Review of Once, at the New Wolsey Theatre, Ipswich
Once – New Wolsey 6-22 September 2018
Once started life as a very successful film, a love story set in Dublin, of two musicians, one about to give up on his singer-songwriting dreams, and the other, a Czech flower-seller, mother of one. Calling them “Guy” and “Girl” was supposed to signify that they could be any couple, in any city.
A musical that was written for actor-musicians is perfect for the New Wolsey Theatre, with its tradition of producing such work, beginning in Ipswich with the Rock-n-Roll pantomimes, it has continued with their plays-with-music, and musicals, performed by talented actors playing multiple instruments, singing and dancing.
Get to your seat early as the New Wolsey Production of Once, starts with a major jamming session of Irish folk-rock on stage, a good ten minutes or so before the play itself begins. With the split-level set, a perfect representation of a Dublin bar (I could almost smell the smoke I remember from my visit to the city, pre-no-smoking laws) we felt as though we had made the journey across the Irish Sea.
Guy (Daniel Healey) lives with his widowed father in a flat above the vacuum cleaner repair shop where they both work but, following the departure of his girlfriend to live in New York and his lack of success as a musician, is in the depths of depression and not even his lively bunch of musician friends can raise his spirits. Girl (Emma Lucia), an ever-optimistic ball of energy with a great sense of humour, lives with her mother, young daughter and a crazy bunch of Czech’s, all trying to make a success of their new life in Dublin, learning English from watching TV soaps.
Guy and Girl meet in the pub where she hears him singing, with his guitar, for one final time, and persuades him to repair her broken Hoover saying she will pay him with a song. Yes, it sounds corny and it isn’t the strongest plot but don’t let that put you off. Once is very funny, as well being a lovely gentle story (albeit with some great rocking ensemble songs) that worms its way into your heart and leaves you feeling that the couple deserve happiness together, even though somehow you know it is never going to happen….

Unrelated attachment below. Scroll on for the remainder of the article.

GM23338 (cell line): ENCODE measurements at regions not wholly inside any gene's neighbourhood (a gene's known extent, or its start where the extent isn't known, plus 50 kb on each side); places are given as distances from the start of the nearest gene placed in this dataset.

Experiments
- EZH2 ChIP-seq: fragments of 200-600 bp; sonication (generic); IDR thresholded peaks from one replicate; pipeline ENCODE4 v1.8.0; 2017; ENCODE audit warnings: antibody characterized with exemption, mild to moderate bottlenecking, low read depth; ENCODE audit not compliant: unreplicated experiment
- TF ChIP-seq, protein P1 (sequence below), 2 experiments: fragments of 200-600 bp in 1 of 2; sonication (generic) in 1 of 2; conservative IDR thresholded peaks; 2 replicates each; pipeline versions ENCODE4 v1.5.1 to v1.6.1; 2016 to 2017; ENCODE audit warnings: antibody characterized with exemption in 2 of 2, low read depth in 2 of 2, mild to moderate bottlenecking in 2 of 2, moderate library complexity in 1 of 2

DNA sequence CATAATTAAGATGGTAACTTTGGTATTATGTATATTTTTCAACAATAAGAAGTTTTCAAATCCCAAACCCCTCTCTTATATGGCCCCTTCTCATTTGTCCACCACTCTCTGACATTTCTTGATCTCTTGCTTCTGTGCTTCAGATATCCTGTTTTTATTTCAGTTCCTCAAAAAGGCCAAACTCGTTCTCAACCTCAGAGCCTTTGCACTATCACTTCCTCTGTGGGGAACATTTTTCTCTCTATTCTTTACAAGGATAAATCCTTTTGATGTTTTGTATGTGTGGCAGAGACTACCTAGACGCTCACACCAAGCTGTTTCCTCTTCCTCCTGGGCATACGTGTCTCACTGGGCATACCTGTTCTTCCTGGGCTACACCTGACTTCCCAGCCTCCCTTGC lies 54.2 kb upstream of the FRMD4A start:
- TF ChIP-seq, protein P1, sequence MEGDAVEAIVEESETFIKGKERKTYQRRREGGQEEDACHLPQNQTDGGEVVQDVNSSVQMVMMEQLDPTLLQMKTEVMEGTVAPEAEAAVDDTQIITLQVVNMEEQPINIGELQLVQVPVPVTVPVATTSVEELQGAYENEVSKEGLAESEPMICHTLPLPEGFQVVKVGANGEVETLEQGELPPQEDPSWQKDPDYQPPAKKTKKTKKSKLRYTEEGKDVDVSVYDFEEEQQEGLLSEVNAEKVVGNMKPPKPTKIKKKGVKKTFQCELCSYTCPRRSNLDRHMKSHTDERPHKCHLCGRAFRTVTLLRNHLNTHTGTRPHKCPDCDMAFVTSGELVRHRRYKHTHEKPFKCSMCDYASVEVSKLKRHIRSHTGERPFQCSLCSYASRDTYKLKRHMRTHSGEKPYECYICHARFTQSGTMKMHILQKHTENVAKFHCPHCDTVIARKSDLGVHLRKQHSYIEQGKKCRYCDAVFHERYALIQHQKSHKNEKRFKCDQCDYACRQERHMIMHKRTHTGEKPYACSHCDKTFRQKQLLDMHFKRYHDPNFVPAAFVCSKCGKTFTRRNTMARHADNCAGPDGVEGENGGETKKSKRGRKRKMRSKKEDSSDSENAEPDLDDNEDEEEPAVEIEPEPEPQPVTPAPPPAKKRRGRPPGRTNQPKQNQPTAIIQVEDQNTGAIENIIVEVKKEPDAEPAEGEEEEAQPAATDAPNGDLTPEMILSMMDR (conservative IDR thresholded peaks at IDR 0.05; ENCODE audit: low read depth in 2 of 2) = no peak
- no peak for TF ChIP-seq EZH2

Favourite songs? Of course, the most well-known duet, Falling Slowly, but also the ensemble A capella version of Gold that had the audience spell-bound, (the duet is first sung on a clifftop overlooking Dublin , with a clever twist to what has appeared to be a traditional box stage set) and Girl’s piano solo The Hill, another moment of pure emotion.
Daniel Healey (Guy) was strong as the heart-broken depressed guitarist with a tougher street-sound and Emma Lucia (Girl) a perfect counter-foil to this, with her energy, optimism and beautiful clear emotional voice. (I kept thinking of Carole King only to read in the programme that she “made her professional debut” in Beautiful, the Carole King Musical’s, national tour.)
The whole cast of thirteen, were excellent with great accents and superb playing, but special mention must go to Baruska (Susannah van den Berg) playing Girl’s mother with great Czech aplomb and Billy (Sean Kingsley) as the music shop owner, a wanna-be rocker who recommends Ronan Keating, and has great comic timing and amazing facial expressions.
A co-production with Queen’s Theatre, Hornchurch, this is Once’s regional debut and is a great show if you like to laugh, cry, and enjoy some great ballads as well as some rolling, foot-tapping Irish folk-rock.
(Cast photograph by Mike Kwasniak )